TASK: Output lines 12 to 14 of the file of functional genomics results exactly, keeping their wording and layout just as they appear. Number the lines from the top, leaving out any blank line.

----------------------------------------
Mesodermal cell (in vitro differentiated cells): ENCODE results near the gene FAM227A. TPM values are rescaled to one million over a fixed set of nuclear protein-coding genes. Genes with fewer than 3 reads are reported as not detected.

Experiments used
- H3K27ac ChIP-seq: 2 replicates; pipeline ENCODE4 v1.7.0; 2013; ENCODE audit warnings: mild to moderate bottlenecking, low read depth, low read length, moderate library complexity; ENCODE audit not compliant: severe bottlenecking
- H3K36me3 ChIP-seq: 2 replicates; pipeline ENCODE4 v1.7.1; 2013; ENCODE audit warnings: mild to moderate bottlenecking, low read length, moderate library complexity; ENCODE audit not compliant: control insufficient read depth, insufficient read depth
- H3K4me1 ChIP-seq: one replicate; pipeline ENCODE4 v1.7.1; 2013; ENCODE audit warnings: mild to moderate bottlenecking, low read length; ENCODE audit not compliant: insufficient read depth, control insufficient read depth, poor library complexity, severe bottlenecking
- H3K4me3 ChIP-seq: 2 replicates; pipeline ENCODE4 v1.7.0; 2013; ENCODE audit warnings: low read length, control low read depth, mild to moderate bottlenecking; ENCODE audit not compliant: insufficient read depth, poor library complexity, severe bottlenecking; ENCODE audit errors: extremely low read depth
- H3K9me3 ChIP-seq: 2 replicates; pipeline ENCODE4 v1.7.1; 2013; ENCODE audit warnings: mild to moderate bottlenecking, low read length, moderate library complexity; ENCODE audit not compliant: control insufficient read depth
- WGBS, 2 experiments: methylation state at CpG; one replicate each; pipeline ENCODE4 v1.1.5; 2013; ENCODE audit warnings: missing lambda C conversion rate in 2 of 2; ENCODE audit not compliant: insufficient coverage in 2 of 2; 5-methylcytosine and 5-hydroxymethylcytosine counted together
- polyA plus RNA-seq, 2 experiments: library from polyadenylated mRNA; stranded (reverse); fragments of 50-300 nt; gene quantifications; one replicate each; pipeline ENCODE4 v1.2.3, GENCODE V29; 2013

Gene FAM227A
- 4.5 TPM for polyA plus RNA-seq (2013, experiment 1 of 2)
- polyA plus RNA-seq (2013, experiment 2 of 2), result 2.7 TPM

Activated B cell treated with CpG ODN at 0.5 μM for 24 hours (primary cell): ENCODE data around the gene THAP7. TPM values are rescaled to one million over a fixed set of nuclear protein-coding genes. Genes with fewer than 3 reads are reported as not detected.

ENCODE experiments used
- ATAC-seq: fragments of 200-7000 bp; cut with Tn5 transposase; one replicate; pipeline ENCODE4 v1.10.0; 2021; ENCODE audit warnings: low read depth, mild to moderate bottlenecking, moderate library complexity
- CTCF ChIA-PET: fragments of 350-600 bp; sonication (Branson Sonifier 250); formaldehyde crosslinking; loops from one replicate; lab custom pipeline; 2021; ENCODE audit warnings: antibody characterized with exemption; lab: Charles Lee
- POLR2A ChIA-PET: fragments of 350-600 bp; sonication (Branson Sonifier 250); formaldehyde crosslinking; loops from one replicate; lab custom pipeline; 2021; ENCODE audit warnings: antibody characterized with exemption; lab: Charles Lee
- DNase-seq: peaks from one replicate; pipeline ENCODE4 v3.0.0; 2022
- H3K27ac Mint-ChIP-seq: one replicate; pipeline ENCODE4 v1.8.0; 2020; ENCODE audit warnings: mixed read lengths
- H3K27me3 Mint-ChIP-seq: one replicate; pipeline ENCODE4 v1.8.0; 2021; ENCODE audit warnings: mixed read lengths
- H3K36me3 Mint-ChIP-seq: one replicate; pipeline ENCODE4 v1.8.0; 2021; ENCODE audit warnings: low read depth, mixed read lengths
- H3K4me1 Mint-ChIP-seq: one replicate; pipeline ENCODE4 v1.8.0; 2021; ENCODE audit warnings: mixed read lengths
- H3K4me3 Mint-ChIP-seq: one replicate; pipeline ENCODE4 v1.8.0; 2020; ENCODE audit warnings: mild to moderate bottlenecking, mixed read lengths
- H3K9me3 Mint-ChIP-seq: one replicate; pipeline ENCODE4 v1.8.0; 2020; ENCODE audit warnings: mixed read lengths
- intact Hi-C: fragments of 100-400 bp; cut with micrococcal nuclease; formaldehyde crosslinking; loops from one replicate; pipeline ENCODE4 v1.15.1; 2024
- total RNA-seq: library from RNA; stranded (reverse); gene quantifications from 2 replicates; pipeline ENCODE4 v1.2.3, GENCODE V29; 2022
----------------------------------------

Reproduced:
- polyA plus RNA-seq (2013, experiment 2 of 2), result 2.7 TPM

Activated B cell treated with CpG ODN at 0.5 μM for 24 hours (primary cell): ENCODE data around the gene THAP7. TPM values are rescaled to one million over a fixed set of nuclear protein-coding genes. Genes with fewer than 3 reads are reported as not detected.

ENCODE experiments used